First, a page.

They are two very different films from contrasting times. The Union: The Business Behind Getting High was a discovery film. It was created at a point when marijuana awareness among the majority of the general public was not overly sophisticated. Ignorance was still rampant in regards to the nuances of issues that prohibition creates. This gave The Union the ability to generate interest from an area of society that was starting to wake up to the idea that there was even a problem in the first place. The Culture High, on the other hand, was entering into a highly educated group of viewers, who were fully aware of the problem and were well schooled on the issues. The Culture High’s objective was to break down the bigger picture for them by connecting dots that at times can seem foggy. Its appeal was more universal in that it revealed the underpinnings of a broken system and uncloaked the faultiness that the system was built on. How we receive information is currently in a transition period due to the internet and social media. The Culture High itself is a demonstration of the power of that transition.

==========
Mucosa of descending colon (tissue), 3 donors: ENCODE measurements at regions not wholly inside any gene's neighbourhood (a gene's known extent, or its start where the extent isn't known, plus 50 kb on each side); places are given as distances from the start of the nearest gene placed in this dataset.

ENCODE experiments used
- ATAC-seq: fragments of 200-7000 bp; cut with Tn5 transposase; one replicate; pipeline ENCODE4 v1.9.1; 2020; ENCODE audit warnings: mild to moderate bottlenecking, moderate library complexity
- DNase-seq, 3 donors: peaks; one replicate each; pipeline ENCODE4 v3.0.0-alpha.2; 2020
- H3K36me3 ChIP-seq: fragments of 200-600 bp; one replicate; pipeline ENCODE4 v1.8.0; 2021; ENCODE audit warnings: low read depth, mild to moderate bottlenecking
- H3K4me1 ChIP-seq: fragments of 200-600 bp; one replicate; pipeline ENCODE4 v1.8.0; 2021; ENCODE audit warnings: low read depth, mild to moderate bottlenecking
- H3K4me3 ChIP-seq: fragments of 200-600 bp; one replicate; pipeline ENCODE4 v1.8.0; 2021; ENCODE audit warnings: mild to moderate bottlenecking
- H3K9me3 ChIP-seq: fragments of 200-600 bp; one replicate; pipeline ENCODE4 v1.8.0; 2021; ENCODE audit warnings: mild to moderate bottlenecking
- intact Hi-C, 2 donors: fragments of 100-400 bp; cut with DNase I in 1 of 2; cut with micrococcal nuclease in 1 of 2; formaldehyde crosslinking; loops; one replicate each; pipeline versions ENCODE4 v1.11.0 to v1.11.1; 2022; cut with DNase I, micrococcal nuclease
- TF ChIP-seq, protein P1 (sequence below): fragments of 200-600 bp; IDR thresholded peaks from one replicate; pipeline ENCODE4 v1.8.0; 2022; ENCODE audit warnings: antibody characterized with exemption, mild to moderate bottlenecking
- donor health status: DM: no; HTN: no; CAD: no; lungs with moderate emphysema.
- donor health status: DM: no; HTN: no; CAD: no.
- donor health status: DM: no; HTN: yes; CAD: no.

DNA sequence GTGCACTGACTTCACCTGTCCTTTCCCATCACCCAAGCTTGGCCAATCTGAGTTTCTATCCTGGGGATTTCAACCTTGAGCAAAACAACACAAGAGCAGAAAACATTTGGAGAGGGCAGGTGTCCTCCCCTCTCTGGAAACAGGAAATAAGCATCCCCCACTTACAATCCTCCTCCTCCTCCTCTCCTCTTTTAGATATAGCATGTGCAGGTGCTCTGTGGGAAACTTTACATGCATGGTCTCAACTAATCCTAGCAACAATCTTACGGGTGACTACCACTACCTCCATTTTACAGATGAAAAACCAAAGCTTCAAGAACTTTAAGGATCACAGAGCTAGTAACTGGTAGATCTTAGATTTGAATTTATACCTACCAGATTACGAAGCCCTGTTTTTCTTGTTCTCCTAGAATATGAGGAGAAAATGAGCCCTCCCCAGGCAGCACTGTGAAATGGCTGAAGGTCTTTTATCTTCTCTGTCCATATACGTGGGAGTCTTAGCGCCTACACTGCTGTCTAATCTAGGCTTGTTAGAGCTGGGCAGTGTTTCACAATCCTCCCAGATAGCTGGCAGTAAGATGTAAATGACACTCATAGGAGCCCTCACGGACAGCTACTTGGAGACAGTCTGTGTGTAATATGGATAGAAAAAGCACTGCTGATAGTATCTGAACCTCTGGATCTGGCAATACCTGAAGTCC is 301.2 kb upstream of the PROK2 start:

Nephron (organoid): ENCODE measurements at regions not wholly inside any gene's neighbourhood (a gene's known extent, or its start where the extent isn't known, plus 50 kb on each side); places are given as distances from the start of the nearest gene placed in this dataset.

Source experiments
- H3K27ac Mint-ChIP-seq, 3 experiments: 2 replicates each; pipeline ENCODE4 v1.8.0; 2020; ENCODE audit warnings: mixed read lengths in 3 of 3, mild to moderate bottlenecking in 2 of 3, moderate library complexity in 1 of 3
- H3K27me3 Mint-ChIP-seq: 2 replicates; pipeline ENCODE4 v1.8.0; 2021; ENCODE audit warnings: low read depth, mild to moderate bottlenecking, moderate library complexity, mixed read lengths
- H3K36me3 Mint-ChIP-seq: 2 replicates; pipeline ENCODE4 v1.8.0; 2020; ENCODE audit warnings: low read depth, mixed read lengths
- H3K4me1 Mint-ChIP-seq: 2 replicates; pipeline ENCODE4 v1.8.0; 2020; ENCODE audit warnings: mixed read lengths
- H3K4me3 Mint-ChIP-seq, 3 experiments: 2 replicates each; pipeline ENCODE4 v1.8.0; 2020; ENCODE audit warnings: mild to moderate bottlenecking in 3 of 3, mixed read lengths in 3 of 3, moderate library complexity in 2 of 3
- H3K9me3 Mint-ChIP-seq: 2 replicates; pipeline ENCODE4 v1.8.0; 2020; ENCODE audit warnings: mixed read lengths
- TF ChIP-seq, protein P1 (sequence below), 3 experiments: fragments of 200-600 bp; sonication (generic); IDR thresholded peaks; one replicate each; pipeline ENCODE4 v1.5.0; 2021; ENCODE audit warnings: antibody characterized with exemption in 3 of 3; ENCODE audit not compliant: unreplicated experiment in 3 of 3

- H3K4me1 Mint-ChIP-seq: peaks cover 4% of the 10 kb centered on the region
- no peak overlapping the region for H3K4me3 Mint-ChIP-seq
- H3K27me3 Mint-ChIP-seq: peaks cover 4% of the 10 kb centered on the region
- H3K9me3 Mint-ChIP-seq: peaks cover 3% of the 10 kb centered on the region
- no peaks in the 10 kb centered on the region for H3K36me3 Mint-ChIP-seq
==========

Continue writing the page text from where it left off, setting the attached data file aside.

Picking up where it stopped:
To my knowledge, both you and the producer, Adam Scorgie, abstain from cannabis in any form. Does this add credibility to the validity of your movies and your motivations for making them?
Well, I have tried cannabis, but it’s by no means a regular thing for me. Adam most definitely does not use cannabis, nor does my editor. This point adds credibility to both films because they aren’t fueled by a need to paint cannabis with a one-sided brush. The ideas and issues addressed in each film come from the standpoint of determining the legitimacy of the policies in place, not whether we think you should run out and use cannabis. We honestly couldn’t care less whether someone chooses to engage the plant. What we do care about is whether that same person would face criminal penalties for making that choice. That’s where the issue lies. The film is not pro-cannabis—although it does highlight benefits—but it is pro-the right to choose.